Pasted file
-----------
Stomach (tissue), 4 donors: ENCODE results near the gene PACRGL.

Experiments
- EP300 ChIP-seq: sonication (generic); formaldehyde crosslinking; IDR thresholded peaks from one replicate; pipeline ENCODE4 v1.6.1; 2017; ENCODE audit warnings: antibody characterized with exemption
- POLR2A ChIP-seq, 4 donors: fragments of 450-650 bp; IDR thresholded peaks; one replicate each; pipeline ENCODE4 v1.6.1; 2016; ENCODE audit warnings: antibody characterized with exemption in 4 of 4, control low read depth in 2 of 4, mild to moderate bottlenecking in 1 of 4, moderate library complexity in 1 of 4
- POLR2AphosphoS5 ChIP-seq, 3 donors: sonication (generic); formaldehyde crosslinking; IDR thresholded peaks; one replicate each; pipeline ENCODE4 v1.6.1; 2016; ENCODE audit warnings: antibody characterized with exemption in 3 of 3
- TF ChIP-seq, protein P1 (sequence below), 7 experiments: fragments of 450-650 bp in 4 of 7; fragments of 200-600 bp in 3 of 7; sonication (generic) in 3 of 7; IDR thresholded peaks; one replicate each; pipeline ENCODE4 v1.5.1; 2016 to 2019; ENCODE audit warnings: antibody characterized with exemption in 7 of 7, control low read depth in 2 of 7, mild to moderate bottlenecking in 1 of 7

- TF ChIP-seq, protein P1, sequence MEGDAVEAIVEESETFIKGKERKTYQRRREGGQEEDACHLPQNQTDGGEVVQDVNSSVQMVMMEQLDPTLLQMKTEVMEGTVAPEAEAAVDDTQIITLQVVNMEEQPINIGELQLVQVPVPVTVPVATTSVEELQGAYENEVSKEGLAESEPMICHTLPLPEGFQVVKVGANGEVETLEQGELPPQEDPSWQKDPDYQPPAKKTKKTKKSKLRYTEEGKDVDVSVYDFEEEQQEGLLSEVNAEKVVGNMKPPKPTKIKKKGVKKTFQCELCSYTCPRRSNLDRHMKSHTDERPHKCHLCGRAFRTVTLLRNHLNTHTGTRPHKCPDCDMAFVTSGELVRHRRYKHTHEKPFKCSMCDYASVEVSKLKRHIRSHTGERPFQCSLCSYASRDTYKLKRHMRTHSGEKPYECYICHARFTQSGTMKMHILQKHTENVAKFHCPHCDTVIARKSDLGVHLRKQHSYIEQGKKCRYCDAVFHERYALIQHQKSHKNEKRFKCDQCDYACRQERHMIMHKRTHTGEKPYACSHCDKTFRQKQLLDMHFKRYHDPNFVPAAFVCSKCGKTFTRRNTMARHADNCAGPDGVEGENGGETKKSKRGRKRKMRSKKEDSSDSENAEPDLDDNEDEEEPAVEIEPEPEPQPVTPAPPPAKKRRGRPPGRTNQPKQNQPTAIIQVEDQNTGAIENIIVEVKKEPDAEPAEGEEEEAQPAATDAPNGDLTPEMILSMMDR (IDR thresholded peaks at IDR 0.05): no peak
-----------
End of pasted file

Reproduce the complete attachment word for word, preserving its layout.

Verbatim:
Stomach (tissue), 4 donors: ENCODE results near the gene PACRGL.

Experiments
- EP300 ChIP-seq: sonication (generic); formaldehyde crosslinking; IDR thresholded peaks from one replicate; pipeline ENCODE4 v1.6.1; 2017; ENCODE audit warnings: antibody characterized with exemption
- POLR2A ChIP-seq, 4 donors: fragments of 450-650 bp; IDR thresholded peaks; one replicate each; pipeline ENCODE4 v1.6.1; 2016; ENCODE audit warnings: antibody characterized with exemption in 4 of 4, control low read depth in 2 of 4, mild to moderate bottlenecking in 1 of 4, moderate library complexity in 1 of 4
- POLR2AphosphoS5 ChIP-seq, 3 donors: sonication (generic); formaldehyde crosslinking; IDR thresholded peaks; one replicate each; pipeline ENCODE4 v1.6.1; 2016; ENCODE audit warnings: antibody characterized with exemption in 3 of 3
- TF ChIP-seq, protein P1 (sequence below), 7 experiments: fragments of 450-650 bp in 4 of 7; fragments of 200-600 bp in 3 of 7; sonication (generic) in 3 of 7; IDR thresholded peaks; one replicate each; pipeline ENCODE4 v1.5.1; 2016 to 2019; ENCODE audit warnings: antibody characterized with exemption in 7 of 7, control low read depth in 2 of 7, mild to moderate bottlenecking in 1 of 7

- TF ChIP-seq, protein P1, sequence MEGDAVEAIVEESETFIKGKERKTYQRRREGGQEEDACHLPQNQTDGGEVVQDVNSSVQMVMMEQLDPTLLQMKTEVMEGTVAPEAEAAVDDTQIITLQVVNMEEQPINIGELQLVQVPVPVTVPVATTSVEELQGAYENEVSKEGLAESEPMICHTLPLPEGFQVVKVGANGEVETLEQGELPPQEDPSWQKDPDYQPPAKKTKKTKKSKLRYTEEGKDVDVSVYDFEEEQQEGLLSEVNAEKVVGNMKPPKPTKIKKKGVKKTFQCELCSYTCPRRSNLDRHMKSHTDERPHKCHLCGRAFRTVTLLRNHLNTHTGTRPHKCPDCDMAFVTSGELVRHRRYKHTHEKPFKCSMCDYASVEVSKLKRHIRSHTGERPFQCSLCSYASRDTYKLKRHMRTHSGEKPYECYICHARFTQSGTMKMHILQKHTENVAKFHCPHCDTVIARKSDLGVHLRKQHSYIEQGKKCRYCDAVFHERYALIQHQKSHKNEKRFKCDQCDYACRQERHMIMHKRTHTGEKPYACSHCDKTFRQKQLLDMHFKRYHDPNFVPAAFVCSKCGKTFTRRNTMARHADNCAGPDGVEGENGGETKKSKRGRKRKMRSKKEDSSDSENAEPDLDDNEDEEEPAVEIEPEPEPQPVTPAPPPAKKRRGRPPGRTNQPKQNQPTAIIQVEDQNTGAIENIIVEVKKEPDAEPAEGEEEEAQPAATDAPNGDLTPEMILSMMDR (IDR thresholded peaks at IDR 0.05): no peak